Jeff Samardzija is the opening day starter and in is his final year under club control. No contract extension has been agreed to, and if the past two years of the Epstein/Hoyer regime has taught us anything, Shark will be traded for prospects before the trade deadline. Likely No. 4 starter Jason Hammel is in the same boat, and he’s done his best to deflect reporter questions about a trade that is almost certain to come. Travis Wood is locked in as the No. 2 starter, and Edwin Jackson needs to have a rebound year in rotation’s No. 3 spot. Jake Arrieta and Chris Rusin appear to be in the mix for the No. 5 spot, but Arrieta still has to work out some arm issues first.

The bullpen has been a problem for the Cubs for several years now, but the post-Carlos Marmol era seems a bit more promising. Jose Veras was brought in during the offseason to close games, and he and Kyuji Fujikawa are the elder statesmen in the Cubs dugout, both at the ripe old age of 33. The Cubs are the only team in the National League without a player born in the 1970s on their 40-man roster (Baltimore and Cleveland are the two American League teams in this category). Pedro Strop is expected to be the setup man this year, and James Russell — who has appeared in 151 games over the past two seasons — could get some relief (no pun intended) from the newly acquired Wesley Wright.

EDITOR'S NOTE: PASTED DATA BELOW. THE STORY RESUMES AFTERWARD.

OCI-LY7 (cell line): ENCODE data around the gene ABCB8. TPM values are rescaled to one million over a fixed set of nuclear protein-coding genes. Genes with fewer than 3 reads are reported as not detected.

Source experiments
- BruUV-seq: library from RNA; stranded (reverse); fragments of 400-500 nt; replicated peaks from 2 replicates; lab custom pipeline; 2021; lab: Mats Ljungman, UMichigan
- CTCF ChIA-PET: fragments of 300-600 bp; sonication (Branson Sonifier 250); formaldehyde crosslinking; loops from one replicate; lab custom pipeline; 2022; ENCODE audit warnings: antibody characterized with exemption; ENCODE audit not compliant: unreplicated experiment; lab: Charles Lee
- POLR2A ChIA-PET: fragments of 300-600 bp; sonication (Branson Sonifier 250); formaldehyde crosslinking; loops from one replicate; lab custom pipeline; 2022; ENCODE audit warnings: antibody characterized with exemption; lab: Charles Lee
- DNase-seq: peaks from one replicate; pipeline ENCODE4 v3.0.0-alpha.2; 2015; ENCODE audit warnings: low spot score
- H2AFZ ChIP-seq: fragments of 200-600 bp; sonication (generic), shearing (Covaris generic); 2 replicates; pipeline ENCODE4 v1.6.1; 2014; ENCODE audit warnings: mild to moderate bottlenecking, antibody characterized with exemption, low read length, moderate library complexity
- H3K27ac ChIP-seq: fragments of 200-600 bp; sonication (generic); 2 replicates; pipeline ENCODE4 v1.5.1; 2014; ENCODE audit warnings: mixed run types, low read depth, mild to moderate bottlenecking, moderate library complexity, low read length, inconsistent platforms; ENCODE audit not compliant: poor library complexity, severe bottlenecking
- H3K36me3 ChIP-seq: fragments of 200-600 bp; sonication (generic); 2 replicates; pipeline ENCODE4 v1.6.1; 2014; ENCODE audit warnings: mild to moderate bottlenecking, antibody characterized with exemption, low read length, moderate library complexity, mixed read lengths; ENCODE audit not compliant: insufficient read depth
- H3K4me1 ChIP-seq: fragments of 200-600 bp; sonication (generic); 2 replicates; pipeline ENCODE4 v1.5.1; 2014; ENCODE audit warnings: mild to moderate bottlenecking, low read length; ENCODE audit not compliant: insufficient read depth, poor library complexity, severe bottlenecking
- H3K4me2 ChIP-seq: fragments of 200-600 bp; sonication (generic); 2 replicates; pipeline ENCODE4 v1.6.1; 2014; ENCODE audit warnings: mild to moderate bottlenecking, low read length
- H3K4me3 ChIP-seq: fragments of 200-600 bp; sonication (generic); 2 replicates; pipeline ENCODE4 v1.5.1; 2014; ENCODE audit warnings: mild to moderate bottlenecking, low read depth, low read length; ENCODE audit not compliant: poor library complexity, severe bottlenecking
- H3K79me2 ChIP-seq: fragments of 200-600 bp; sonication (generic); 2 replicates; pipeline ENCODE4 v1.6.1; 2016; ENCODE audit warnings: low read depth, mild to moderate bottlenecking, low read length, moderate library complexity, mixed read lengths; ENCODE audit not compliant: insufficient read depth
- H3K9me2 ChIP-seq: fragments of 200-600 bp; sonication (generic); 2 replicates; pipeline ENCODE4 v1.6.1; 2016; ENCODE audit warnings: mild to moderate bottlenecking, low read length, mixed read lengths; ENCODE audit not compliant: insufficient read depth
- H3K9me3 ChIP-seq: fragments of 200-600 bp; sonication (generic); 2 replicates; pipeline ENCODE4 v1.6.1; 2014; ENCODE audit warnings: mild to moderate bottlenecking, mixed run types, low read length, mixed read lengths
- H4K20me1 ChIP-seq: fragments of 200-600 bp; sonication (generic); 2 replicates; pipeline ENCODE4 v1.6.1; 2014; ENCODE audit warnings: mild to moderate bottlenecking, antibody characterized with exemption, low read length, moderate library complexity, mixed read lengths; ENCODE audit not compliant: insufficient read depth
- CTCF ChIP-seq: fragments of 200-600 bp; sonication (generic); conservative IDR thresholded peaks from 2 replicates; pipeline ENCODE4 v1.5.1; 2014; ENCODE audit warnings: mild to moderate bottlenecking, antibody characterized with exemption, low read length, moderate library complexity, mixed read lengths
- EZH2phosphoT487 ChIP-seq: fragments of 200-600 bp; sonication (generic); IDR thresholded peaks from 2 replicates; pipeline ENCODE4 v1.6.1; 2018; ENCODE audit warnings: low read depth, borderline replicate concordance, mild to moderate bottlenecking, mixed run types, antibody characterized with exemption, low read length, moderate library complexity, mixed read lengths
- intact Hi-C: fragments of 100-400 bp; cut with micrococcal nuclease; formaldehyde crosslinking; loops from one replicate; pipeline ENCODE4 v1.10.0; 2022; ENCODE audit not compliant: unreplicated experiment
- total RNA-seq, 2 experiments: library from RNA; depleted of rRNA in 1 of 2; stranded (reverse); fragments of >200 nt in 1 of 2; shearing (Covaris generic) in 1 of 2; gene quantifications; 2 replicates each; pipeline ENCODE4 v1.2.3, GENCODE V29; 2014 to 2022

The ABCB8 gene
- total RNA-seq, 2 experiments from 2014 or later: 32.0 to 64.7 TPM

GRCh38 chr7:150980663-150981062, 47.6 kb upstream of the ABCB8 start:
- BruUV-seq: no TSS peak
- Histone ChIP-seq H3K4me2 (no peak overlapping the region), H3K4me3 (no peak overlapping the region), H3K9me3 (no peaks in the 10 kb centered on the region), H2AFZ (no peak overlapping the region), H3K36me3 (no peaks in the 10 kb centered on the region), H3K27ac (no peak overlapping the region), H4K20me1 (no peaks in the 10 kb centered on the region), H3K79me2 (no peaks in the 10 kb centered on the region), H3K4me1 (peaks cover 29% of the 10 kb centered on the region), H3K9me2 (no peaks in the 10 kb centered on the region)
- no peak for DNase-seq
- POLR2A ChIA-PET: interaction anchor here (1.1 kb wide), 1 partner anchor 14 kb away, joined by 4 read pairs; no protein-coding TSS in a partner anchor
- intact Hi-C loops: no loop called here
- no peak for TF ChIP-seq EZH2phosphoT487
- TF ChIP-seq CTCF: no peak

Opening day lineup

1. Ryan Sweeney, CF
2. Starlin Castro, SS
3. Nate Schierholtz, RF
4. Anthony Rizzo, 1B
5. Mike Olt, 3B
6. Junior Lake, LF 
7. Welington Castillo, C
8. Darwin Barney, 2B

Prospect watch

The first of the Cubs’ prospects to arrive in the majors will be Javier Baez, with Kris Bryant not far behind him. Baez made headlines this spring by breaking a car windshield during batting practice. There are lots of windows along Waveland Avenue just waiting for him to make the jump to the majors. He will be making some starts at second in the coming days, and has a shot at making the opening day roster, as well. Nearly all Cubs fans would be thrilled if this comes to pass.

Albert Almora, who won’t be 20 years old when opening day arrives, also has been tearing it up in spring training this season. Arismendy Alcantara could chase Darwin Barney out of Chicago–if Baez doesn’t do it first– and Brett Jackson is looking like he’s also ready to make an impact at the major league level. And even though he’s still a couple of years away from the majors, Rock Shoulders has some playing potential, along with a superhero-sounding name.


The Cubs could be ready to move out of the NL Central basement, but they’ll likely lose anywhere from 92 to 95 games. Perhaps the floodgates will be opened to the minor league talent by midseason, but the team’s ridiculously low payroll ($73 million, after Soriano is taken care of) will be apparent once the season starts. The club says it’s holding some of the money that was offered to Masahiro Tanaka in reserve, for potential player acquisitions during the season. I’ll believe it when I see it, though.

All I can say is that I hope I live to see it. And every Cubs fan — and likely every baseball fan — knows exactly what it is. Seeing it once might be enough, but then again it doesn’t seem to be getting old to the Red Sox and their fans. But that first one is still at least two seasons away, so I don’t want to get ahead of myself just yet.